Yes, it’s another poll and another cheesy movie headline, but this time it’s best summed up by the famous misquote of this line from Casablanca:
“Play it again Sam”.
ALP primary vote stuck somewhere around 49, the Coalition primary vote stuck somewhere around 39 and the TPP stuck somewhere around the 58/42 mark.
The polls for the last 7 months are really starting to resemble that Goodies episode “Radio Goodies”, where the Goodies pirate radio station only had one song to play.
“And now, it’s ‘A Walk in a Black Forest’”
And now, its ALP 49, Coalition 39 and a TPP of 58/42.
This ACNielson poll like the stream Morgans before it, has simply verified the data that came out of the two big whopping Newspolls last week. The ACNielson voting intention by age cohort is consistent with the Newspoll quarterly data as is the ACNielson “city vs. rural” breakdown consistent with the Newspoll “capital city vs. non capital city” breakdown.
All of these polls suggest that the primary vote splits are no longer a trend, but a level and probably have been for quite some time.
But the interesting thing that came out of this ACNielson poll was on the issue of housing affordability.
Longer term readers here (if by longer you mean “have been reading for the last 2 months” since this blog is still wearing nappies) would know that I’ve been carping on about Interest Payments to Disposable Income having a long term relationship with the Oppositions primary vote. You can see the graphs and commentary about this HERE and HERE if you haven’t already.
One of the key arguments I’ve been making about how this arcane little figure is impacting upon Howards electoral prospects is that its not only the housing stress created by greater debt servicing burdens that is causing grief. I’d even argue that housing stress is the smallest of the electoral effects that IPDI is creating for the government.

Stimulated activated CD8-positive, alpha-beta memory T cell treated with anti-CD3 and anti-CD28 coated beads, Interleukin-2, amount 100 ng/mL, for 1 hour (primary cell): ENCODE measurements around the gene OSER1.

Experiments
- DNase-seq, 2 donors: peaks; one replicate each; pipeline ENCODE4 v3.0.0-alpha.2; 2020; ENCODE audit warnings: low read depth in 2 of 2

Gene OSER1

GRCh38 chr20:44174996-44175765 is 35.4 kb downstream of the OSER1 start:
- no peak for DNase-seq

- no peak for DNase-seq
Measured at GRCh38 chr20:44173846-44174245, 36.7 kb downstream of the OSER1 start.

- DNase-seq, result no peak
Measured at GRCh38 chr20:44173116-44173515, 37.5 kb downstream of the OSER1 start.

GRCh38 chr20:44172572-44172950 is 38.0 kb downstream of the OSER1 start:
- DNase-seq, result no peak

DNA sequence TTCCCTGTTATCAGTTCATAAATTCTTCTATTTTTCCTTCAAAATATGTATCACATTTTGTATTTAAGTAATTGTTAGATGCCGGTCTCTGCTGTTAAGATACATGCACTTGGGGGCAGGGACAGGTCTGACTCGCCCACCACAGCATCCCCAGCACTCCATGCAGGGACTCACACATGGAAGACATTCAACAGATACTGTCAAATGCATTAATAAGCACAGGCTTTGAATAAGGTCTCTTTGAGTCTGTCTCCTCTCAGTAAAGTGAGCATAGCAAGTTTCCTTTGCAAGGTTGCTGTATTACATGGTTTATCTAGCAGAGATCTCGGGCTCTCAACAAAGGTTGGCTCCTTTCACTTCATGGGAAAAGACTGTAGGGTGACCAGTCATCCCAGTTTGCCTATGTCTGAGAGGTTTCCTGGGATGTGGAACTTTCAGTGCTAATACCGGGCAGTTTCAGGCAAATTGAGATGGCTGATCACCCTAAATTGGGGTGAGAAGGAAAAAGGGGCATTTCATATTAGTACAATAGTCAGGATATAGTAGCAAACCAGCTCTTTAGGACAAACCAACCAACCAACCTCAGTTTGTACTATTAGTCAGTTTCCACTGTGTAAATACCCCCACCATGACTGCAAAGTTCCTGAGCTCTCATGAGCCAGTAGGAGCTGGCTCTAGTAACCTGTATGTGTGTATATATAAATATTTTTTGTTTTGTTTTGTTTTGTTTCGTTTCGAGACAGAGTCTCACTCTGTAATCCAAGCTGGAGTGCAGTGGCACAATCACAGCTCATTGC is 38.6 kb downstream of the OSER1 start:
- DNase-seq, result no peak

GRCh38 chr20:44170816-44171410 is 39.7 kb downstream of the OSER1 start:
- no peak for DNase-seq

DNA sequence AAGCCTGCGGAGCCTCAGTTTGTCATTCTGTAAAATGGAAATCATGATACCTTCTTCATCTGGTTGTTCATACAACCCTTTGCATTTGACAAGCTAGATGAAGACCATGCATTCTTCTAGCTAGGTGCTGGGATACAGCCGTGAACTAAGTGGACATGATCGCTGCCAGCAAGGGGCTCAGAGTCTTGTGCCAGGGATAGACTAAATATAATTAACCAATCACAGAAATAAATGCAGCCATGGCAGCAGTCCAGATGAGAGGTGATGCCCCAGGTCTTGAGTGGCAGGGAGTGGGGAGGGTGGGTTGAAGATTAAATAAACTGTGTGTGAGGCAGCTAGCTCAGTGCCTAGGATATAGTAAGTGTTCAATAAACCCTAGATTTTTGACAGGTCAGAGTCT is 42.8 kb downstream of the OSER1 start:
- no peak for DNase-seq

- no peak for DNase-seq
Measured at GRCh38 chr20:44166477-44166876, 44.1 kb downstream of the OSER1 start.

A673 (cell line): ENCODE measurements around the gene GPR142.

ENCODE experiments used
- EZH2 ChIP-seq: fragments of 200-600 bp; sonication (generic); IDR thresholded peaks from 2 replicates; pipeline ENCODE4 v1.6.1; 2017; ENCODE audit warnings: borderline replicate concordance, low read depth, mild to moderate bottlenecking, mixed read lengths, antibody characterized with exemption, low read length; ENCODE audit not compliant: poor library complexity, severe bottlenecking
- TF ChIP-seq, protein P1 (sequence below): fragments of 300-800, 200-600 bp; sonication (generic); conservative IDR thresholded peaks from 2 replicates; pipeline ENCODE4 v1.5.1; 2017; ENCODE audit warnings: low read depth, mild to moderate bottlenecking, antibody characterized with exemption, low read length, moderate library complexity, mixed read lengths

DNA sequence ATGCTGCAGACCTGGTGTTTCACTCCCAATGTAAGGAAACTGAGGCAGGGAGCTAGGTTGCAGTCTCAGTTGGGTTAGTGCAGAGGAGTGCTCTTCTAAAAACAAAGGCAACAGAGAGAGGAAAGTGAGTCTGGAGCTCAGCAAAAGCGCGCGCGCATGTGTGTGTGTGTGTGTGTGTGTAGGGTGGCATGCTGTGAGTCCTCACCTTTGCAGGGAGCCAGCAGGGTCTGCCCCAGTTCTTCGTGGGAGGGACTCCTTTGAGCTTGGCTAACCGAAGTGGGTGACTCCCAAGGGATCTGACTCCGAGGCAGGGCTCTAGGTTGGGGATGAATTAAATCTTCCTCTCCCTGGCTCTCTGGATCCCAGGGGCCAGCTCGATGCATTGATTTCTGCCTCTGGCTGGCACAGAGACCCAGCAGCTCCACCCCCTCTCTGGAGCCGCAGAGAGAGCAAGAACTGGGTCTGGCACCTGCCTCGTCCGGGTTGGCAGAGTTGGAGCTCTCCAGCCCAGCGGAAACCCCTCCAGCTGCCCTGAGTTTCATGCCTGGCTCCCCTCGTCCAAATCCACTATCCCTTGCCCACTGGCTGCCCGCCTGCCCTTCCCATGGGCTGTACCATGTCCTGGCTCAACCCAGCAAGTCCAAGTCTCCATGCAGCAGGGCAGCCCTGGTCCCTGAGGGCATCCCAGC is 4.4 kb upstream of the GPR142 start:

The big one, the big elephant in the IPDI room is how higher debt servicing burdens (and higher rents trickling down from that) are reducing household discretionary income.
That discretionary income is what households use to fund the conspicuous parts of their standard of living. It’s not only the oft cited Plasma TVs, home electronics and new cars – but other types of consumption that frame the narrative for household living standards.
“How many kids can we send to that entry level private school this year? “
“Can we go on holidays to the Sunshine Coast in that unit like we usually do, or will we have to go camping instead?”
“I know all your friends have a new Playstation but we can’t afford one at the moment and you’ll just have to make do with your X-Box.”
“I know we usually order Pizza on a Friday night – but not this week”.
These aren’t profound issues when ranked against world poverty or the spread of HIV/AIDS in developing countries, and nor are they as trendy as global warming and climate change.
But they are important to many households because it is, to put it simply, their life.
Discretionary spending creates the visual yardstick by which large parts of households standard of living is judged against their neighbours, or against media archetypes of “what their standard of living should be”, or even against their own personal experience of the recent past.
The ACNielson poll asked “Which of the following statements best describes how you personally have been affected by the decline in housing affordability?”
20% of respondents agreed that “you have cut spending in other areas a lot” while a further 17% agreed that “You have cut spending in other areas a little”.
1 in 3 Australians are saying they have reduced their discretionary spending. “Housing Stress” might grab the headlines because its one of those sexy crisis things that sells copy, but it’s the little things that sometimes have the bigger effects.
When we add into this mix the policy formerly known as Workchoices , and the apprehension (real or imagined) that the policy itself and the campaigns against it have created over earnings, job security and working conditions – the behaviour in the suburban marginals does not surprise me at all. The Workchoices apprehension feeds into household discretionary spending by creating uncertainty over future discretionary spending budgets, which compounds the way housing affordability is impacting upon current discretionary spending budgets.
The IPDI/Housing stress/discretionary spending/Workchoices nexus is powerful, and for me it explains a very large chunk of the electorates behaviour in the polls.
On another note, three big cheers to Phillip Coorey over in the SMH.
In his article on this poll he stated at the end, “Mr Rudd’s approval rating fell two points, which is within the margin of error, but is still high at 61 per cent, while his disapproval rating stayed steady at 23 per cent.”
How refreshing it is to see some proper reporting of polls. “margin of error”… wow, there’s hope for the fourth estate yet.